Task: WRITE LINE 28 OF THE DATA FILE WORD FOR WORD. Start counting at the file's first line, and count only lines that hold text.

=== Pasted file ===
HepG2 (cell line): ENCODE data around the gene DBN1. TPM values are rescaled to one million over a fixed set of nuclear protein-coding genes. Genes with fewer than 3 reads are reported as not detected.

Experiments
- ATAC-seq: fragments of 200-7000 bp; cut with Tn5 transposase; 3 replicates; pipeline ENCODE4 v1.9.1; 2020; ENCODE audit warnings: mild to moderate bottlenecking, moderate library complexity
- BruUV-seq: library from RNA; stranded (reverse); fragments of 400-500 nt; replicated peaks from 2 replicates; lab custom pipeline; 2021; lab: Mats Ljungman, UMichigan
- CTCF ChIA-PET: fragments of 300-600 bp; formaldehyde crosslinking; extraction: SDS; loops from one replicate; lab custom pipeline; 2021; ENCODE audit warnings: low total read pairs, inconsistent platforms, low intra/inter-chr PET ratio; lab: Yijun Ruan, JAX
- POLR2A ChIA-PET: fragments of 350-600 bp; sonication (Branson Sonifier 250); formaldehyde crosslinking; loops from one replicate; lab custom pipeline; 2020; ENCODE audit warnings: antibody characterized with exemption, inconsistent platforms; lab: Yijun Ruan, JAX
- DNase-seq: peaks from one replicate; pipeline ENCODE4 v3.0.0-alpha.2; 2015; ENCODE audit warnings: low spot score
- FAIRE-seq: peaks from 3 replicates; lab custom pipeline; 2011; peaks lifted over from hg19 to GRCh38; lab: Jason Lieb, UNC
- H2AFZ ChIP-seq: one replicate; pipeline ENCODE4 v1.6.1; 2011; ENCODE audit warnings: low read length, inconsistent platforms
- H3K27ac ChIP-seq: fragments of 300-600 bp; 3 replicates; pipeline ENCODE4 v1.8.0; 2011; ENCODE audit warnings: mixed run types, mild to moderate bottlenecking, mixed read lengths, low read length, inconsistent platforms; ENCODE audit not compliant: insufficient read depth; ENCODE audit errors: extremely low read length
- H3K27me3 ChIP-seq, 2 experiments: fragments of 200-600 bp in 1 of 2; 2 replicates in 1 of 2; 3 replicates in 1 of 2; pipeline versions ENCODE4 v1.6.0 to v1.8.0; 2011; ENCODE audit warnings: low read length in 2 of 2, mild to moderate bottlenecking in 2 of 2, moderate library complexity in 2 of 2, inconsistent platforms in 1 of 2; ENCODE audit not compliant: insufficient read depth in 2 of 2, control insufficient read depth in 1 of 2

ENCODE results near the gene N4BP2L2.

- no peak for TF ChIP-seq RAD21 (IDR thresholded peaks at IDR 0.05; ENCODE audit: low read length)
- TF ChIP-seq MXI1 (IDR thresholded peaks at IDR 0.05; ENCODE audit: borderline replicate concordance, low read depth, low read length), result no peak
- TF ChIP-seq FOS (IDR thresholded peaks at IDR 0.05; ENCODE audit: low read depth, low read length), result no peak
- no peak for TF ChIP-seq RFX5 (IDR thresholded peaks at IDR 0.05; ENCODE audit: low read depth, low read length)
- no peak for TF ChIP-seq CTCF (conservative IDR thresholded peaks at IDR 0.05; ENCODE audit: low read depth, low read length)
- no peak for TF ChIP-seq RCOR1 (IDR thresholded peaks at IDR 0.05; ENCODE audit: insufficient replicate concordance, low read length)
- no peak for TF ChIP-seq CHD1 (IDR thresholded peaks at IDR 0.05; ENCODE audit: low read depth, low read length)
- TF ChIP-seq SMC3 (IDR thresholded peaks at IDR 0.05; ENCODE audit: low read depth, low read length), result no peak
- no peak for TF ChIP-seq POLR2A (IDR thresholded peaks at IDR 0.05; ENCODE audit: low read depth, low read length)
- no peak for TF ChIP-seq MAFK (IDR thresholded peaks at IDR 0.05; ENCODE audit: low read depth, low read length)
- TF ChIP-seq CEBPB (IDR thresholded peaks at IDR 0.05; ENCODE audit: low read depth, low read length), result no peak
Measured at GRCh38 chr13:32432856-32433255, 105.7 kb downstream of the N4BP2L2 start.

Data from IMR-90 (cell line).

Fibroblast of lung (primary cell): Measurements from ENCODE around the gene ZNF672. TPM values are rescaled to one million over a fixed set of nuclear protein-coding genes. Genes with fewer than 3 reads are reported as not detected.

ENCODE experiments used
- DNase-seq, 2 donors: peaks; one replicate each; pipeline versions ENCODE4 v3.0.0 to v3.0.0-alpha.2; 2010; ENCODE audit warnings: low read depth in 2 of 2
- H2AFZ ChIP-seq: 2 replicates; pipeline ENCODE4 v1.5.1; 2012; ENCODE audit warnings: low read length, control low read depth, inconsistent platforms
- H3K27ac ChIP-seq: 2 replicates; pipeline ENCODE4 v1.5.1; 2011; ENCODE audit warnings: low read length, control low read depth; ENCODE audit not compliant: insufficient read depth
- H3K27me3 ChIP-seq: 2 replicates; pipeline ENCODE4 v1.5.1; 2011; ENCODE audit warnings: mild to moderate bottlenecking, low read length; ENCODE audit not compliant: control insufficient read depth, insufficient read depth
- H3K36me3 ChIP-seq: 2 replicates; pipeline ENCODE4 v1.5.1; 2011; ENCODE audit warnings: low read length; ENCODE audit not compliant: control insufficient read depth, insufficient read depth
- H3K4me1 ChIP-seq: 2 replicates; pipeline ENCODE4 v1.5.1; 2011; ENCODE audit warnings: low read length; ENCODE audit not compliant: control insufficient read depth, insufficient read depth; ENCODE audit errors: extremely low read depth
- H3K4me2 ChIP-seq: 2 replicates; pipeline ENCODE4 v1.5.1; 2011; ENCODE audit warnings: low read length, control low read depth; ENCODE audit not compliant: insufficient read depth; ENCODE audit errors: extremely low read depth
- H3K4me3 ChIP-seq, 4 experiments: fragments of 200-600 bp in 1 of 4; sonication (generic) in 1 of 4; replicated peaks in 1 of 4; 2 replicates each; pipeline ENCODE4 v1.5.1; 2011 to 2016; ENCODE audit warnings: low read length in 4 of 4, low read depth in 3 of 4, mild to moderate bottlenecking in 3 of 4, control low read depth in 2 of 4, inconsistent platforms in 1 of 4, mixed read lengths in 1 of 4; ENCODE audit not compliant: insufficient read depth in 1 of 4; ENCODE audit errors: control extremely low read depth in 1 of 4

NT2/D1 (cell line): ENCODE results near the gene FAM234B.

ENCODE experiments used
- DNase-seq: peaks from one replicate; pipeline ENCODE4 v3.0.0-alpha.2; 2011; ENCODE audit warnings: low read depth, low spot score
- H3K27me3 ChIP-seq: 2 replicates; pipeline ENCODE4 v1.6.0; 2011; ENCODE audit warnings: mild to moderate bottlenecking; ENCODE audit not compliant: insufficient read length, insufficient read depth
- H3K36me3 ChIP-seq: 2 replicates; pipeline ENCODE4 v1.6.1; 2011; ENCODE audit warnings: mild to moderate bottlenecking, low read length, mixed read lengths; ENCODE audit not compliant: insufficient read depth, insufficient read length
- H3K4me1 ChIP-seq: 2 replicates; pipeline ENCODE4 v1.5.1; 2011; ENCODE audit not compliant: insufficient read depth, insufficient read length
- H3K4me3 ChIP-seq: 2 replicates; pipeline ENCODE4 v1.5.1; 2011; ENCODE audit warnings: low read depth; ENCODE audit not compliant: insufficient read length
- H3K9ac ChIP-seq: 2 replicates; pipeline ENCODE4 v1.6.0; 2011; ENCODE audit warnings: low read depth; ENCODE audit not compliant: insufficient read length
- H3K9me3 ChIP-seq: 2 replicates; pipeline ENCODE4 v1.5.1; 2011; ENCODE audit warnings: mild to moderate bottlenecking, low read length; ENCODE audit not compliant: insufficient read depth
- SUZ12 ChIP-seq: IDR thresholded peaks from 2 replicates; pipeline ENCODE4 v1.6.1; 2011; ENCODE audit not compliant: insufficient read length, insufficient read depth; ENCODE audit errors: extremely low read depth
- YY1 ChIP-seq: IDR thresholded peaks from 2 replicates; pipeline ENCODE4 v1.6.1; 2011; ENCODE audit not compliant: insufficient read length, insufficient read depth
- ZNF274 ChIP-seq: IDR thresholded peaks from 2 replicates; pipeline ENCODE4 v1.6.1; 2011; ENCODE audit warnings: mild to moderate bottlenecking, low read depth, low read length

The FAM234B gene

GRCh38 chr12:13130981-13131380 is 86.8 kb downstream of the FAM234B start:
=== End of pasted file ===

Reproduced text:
- DNase-seq, 2 donors: peaks; one replicate each; pipeline versions ENCODE4 v3.0.0 to v3.0.0-alpha.2; 2010; ENCODE audit warnings: low read depth in 2 of 2